Columbia Borough won’t renew agreement with Columbia Borough School District to train, pay community safety officer | Community News | #schoolsaftey

When: Columbia Borough Council meeting, June 13.

What happened: Council members voted 6-1 not to renew their agreement with Columbia Borough School District to train and pay a community safety officer to work for the district when classes are in session and to work for the borough when students are not in school. Council member Sharon Lintner cast the only vote to preserve the agreement.

Details: The contract, which pays $95,415 per year, is set to expire around Aug. 14. No one currently holds the job. The school district covers $42,419 of that cost while the borough pays $52,996. Although the borough pays 30% of the officer’s salary, it funds training and uniforms, which increases the municipal portion, Mark Stivers, borough manager, said after the meeting.

More: School board President Charles Leader, Vice President Lauren VonStetten and members Sandy Duncan, Sonya Duncan, Kathleen Hohenadel and Christine Misciagna attended the meeting. At times, school board and borough council members spoke over each other.

Quotables: “We would urge you to maintain this agreement,” Leader read from the school board’s prepared statement before the vote. School board members “are committed to the safety of our children and will take appropriate steps to ensure their security,” Leader said. “Our preference is to do this in partnership with the borough.”

Response: However, council President Heather Zink said statistics from Pennsylvania’s Department of Education fail to justify a need for such an employee. “Per numbers from the state, there isn’t a crime and violence problem at your schools,” Zink said and shared that Columbia schools reported one bullying incident during the 2021-22 school year, one fight at the high school, five fights at the middle school and two fights at the elementary school.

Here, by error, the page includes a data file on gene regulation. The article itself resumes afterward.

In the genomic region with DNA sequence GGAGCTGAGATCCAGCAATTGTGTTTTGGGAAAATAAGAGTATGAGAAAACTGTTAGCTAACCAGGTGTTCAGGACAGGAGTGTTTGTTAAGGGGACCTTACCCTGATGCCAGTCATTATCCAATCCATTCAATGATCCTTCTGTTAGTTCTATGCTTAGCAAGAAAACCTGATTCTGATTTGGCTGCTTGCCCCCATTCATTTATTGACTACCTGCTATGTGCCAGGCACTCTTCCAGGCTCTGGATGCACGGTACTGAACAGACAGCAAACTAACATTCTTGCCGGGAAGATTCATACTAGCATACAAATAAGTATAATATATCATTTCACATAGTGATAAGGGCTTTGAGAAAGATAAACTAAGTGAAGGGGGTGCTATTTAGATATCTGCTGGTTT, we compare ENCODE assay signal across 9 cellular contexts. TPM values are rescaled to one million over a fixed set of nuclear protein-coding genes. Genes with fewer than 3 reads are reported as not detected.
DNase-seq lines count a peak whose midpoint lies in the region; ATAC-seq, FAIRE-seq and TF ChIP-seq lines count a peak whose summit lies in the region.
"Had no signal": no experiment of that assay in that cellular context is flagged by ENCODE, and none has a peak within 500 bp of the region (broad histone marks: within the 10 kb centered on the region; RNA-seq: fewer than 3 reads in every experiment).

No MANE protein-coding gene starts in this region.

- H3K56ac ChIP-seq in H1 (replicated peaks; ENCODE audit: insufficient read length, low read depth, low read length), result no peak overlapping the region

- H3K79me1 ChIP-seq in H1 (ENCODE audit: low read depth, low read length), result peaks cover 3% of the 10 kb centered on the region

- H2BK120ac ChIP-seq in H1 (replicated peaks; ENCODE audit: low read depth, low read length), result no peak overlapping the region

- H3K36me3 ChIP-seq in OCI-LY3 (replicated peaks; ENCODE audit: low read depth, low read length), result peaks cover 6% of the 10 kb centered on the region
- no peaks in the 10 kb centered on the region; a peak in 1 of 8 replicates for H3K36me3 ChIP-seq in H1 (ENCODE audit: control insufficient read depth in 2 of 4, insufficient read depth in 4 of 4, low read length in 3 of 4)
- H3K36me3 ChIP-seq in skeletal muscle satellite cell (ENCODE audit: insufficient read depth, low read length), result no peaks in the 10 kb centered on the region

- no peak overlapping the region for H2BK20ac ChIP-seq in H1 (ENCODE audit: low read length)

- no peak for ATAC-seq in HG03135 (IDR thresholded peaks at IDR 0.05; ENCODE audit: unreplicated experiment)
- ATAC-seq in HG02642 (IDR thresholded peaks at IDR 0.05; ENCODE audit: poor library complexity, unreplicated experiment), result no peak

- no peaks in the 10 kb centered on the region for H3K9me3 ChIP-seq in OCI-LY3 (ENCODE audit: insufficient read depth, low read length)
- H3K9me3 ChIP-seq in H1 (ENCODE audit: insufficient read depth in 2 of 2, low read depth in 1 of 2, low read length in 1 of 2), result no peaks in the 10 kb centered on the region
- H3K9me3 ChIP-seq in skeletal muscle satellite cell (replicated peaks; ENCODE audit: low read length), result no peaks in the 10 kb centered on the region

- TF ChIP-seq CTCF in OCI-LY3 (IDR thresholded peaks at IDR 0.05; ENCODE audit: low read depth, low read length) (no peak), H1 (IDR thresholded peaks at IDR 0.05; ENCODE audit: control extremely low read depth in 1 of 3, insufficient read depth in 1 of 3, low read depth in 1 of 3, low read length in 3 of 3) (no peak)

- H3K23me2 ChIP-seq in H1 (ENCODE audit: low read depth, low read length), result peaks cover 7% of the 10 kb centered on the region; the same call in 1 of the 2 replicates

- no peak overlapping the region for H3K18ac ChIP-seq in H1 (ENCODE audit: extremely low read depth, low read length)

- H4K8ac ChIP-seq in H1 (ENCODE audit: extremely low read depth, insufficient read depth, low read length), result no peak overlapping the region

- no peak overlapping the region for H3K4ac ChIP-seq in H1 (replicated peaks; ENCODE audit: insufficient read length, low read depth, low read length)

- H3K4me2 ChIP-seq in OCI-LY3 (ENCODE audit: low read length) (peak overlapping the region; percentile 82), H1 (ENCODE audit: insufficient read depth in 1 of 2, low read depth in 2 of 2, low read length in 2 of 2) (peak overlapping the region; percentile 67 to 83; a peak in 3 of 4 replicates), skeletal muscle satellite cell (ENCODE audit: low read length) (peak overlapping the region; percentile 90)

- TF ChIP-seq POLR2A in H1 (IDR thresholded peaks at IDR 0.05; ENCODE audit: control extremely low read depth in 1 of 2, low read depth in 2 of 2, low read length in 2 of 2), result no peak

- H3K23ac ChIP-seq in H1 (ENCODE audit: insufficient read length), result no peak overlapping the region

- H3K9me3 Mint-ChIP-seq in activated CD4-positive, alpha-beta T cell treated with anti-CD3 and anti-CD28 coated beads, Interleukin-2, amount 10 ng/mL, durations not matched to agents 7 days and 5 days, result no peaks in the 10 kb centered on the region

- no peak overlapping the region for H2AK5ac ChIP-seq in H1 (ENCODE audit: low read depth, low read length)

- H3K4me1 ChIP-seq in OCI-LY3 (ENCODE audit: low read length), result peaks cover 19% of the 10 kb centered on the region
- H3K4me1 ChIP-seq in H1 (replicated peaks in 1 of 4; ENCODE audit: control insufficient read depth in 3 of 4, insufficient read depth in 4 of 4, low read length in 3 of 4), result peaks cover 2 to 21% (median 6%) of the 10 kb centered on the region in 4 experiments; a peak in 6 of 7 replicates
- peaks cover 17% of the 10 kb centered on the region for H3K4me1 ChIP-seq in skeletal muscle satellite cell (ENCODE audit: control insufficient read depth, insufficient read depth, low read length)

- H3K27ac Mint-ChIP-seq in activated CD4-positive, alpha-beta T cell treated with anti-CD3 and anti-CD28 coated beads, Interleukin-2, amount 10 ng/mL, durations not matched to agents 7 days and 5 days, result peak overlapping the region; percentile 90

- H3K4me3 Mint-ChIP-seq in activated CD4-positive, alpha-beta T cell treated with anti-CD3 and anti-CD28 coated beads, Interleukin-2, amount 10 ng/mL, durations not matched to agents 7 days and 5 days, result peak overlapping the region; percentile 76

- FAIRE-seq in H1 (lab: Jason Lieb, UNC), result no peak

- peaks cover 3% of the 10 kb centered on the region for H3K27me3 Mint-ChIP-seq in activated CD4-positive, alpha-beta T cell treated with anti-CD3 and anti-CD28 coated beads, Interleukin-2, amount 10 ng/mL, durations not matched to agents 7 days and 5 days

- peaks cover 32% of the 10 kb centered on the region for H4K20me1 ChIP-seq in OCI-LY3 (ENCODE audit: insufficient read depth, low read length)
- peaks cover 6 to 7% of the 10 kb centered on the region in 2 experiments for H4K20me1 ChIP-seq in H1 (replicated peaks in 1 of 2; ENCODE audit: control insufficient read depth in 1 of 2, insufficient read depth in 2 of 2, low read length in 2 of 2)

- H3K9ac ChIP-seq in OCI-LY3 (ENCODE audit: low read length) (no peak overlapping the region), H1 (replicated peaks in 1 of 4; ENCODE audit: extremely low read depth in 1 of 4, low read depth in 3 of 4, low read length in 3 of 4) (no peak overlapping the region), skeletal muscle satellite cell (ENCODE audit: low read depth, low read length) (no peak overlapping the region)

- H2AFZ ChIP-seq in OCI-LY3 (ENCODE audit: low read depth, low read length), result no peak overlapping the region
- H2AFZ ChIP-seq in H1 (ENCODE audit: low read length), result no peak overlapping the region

Opposing view: Lintner offered a different view. “Having a CSO in our schools promotes the safety and well-being of students in our district, which should be a priority,” she said in a June 20 text message.

More: Zink noted during a June 22 phone call that school board members approved hiring a security person in May. The district can pay for its own security presence at schools and call police officers if needed, she said. The person recommended for that position did not take the job.

Background: In August 2022, council and the school district agreed to pay for a safety officer after the police department had trouble filling the job for a school resource officer, who must be a member of the police force. Both jobs allow the employee to carry a firearm.

Details: A civilian can become a safety officer and create relationships with students while providing a first response from the police department. The position, however, has remained unfilled for most of the school year.

Dates: The first safety officer resigned after three days in September 2022. A second officer worked for six weeks before leaving the position last spring.

Coming up: Leader declined to comment after the vote. Council members and school board members indicated they will continue to negotiate a new agreement that could put a safety officer in schools in the fall.

Quotable: “We are trying to set up a meeting as soon as possible,” Stivers said during a June 22 phone interview.

New gear: Council voted to spend $75,000 on portable radios for police officers after the police department took advantage of a discount which shaves $75,000 off the total cost.

More: For the first time, Columbia police officers who travel to York will be able to radio York police officers directly, because the radios have dual bands of communication.

What’s next: Council will meet at 7 p.m. June 27. The meeting will be streamed on the borough’s Facebook page.

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